A senior Iranian military officer affiliated with the country's Revolutionary Guard Corps, or IRGC, has fled the Islamic Republic with a cache of secret documents said to contain information on Tehran's military plans, according to reports.
Ali Nasiri, a former IRGC brigadier general who once headed Iran's counterintelligence operations, is reported to have fled Iran and requested political asylum at a U.S. embassy in an unnamed Gulf country, according to a report carried in Iran Commentary, an online news portal that publishes information about Iran's human rights abuses and illicit activity.
"Sources say a probe launched by IRGC counterintelligence units reveals that Nasiri fled a Persian Gulf country, requesting political asylum at the local U.S. embassy," the report claims. "Reports indicate Nasiri had in possession a large volume of documents recording the travels of senior IRGC commanders, intelligence personnel and operational units to foreign countries, all under the cover of diplomatic missions."
While the Washington Free Beacon could not independently verify the report, it could represent a coup for the U.S. intelligence community, which has long sought information on Iran's military apparatus and plans.
"Nasiri's fleeing from Iran has had an extremely negative impact among the hierarchy under his command," Iran Commentary reported. "On April 19, the IRGC-associated Fars News Agency referred to the fate of Nasiri without any further explanation."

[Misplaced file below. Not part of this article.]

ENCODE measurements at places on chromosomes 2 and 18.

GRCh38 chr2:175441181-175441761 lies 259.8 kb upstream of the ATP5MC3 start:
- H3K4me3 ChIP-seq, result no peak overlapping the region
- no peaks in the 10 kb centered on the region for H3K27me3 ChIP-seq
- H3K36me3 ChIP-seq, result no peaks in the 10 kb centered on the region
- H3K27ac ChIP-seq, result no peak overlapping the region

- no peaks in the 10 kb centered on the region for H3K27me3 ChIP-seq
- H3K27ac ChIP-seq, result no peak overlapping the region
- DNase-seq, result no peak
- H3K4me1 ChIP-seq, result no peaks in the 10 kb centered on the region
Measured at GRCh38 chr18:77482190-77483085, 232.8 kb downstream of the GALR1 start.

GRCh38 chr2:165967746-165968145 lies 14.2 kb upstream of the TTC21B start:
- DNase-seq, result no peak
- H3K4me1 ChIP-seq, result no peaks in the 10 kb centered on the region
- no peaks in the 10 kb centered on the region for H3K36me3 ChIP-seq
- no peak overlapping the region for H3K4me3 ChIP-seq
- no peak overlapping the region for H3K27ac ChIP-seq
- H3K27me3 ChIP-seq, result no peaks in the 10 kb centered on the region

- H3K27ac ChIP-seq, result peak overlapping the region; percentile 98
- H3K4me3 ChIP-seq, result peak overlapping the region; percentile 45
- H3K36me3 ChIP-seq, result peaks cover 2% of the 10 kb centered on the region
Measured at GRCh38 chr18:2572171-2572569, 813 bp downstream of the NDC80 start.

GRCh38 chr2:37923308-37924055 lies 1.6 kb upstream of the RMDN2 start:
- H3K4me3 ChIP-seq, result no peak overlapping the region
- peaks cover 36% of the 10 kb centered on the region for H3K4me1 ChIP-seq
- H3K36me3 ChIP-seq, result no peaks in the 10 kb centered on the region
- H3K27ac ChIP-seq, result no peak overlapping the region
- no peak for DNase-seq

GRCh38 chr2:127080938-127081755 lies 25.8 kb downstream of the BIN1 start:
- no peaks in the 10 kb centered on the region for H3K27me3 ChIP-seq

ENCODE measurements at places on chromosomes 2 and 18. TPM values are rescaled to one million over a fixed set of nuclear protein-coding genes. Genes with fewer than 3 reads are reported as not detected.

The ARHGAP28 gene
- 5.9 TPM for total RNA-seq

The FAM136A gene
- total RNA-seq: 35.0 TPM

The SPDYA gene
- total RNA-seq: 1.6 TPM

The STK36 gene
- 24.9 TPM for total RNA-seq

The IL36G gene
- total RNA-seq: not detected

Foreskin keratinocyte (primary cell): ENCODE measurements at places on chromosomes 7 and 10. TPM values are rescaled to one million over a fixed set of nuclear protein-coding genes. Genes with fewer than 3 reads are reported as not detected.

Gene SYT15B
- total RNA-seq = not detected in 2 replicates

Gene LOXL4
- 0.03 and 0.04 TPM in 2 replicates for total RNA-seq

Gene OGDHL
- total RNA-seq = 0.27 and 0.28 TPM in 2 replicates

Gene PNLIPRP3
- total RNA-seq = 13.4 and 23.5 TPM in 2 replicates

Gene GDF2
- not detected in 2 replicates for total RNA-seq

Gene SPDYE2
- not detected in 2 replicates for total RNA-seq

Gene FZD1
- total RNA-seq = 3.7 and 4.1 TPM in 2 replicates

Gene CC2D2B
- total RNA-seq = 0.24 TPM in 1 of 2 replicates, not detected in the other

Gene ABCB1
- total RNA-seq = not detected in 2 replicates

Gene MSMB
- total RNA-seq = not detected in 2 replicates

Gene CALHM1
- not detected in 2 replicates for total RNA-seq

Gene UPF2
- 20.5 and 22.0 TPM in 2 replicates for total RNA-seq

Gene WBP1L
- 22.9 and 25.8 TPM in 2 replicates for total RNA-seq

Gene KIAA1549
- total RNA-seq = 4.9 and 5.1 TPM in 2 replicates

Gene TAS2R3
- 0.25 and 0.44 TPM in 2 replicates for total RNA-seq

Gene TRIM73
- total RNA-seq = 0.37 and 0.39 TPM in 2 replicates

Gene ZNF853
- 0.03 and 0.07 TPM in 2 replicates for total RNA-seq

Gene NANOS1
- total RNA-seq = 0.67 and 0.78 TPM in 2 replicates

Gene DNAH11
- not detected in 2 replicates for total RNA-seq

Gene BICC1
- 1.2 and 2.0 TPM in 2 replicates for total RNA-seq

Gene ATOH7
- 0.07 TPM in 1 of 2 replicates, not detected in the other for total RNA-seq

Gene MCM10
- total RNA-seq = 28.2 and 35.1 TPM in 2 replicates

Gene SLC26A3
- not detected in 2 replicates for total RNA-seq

Reports of Nasiri's situation could shine a greater light on the surprise decision over the weekend by Iran's Supreme Leader to shake up the IRGC's leadership by appointing a new lead commander. The change in leadership also came several days after President Donald Trump took the unprecedented step of designating the entire IRGC as a terrorist group, the first time America has designated an entire country's fighting force.
A State Department official declined to comment on Nasiri's situation, citing a policy of not providing information on potential asylum seekers.
Meanwhile, Iran has unleashed a flurry of threats on the heels of the State Department's decision Monday to stop granting waivers permitting a host of countries to continue purchasing Iranian crude oil.
Iranian leaders lashed out at Trump and vowed to continue selling crude oil, a main source of revenue for the ruling regime as it faces a cash crunch due to U.S. sanctions on the nation.
"Our oil sales will never decrease to any less than one million barrels a day," Heshmatollah Falahatpisheh, chairman of the Iranian parliament's national security and foreign policy commission, was quoted as saying in Iran's state-controlled press on Tuesday.